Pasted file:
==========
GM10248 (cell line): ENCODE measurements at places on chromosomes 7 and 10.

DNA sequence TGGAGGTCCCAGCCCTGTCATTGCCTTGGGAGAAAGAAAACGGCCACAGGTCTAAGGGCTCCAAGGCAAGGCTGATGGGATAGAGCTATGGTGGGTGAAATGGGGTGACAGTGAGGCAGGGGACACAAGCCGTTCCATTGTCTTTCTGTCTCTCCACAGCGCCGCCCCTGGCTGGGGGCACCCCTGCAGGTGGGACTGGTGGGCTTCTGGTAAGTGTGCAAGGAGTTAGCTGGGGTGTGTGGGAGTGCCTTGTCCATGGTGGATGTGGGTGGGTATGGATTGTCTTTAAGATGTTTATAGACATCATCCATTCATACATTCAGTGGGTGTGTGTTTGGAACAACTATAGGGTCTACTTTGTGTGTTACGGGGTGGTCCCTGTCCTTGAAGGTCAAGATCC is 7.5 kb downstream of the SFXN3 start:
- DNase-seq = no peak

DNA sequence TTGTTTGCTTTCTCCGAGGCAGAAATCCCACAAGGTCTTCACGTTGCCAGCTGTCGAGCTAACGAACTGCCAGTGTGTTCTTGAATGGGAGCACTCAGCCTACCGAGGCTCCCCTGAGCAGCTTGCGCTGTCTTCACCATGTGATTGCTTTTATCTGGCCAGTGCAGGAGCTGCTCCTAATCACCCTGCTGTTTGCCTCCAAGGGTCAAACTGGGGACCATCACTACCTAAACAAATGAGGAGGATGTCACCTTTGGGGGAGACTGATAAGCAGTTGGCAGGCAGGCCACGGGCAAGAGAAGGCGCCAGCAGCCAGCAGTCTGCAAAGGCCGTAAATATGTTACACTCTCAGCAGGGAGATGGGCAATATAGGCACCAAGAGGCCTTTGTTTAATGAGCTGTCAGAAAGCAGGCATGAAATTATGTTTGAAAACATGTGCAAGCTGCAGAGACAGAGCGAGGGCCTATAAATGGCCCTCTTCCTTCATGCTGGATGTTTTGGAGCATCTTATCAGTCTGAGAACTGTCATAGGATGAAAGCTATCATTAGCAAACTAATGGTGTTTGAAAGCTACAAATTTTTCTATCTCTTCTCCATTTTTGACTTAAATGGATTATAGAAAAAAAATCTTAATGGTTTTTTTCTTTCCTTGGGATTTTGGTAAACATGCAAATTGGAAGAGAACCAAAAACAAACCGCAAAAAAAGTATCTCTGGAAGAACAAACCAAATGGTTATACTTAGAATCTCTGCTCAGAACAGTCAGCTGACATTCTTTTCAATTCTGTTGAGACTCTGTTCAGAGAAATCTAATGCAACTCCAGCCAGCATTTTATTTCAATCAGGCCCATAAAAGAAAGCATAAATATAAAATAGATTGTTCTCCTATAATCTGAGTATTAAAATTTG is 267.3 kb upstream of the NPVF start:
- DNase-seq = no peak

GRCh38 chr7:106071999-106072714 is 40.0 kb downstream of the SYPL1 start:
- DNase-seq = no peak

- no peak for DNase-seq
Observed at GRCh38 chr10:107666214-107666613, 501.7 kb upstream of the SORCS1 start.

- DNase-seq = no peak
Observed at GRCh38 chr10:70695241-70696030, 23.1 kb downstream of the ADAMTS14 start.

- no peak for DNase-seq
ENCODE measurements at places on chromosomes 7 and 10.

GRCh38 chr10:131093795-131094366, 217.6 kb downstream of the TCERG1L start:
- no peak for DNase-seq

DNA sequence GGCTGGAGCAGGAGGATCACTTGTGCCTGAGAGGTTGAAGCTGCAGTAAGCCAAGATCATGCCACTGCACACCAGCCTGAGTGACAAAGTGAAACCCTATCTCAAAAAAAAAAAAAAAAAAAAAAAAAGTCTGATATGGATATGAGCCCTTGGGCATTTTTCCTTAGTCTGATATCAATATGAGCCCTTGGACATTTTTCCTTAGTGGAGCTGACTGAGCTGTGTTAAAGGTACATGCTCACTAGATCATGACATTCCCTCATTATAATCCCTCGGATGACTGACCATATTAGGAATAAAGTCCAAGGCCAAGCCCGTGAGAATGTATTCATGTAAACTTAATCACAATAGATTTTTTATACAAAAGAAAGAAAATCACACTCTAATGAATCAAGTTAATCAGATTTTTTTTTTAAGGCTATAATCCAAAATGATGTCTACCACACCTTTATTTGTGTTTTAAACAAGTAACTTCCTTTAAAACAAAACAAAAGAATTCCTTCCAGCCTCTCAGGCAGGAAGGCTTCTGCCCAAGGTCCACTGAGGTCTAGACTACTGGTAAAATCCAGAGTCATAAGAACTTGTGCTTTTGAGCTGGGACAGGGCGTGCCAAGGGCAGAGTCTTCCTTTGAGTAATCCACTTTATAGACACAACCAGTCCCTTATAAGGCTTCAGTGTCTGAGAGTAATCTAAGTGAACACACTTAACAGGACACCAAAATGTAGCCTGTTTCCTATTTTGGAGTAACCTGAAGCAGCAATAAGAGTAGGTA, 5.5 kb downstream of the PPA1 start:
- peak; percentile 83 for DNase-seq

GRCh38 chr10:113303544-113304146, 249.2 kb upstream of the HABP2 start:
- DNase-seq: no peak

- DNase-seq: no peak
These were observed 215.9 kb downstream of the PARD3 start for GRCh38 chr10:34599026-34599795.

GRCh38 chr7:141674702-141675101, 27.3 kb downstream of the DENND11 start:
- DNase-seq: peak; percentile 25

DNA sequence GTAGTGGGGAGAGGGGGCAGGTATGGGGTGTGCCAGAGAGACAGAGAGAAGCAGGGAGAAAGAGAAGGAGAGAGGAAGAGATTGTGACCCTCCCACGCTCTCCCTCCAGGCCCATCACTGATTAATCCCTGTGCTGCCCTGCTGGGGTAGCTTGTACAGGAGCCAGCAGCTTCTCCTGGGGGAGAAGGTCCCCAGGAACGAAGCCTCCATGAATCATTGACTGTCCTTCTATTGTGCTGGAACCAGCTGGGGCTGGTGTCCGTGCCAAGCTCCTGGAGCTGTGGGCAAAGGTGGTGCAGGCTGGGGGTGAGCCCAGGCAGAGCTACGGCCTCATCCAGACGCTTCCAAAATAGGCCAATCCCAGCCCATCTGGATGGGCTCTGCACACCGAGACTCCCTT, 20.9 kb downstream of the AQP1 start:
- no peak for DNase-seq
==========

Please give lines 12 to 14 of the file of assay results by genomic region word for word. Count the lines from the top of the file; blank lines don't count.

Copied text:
- no peak for DNase-seq
ENCODE measurements at places on chromosomes 7 and 10.

GRCh38 chr10:131093795-131094366, 217.6 kb downstream of the TCERG1L start: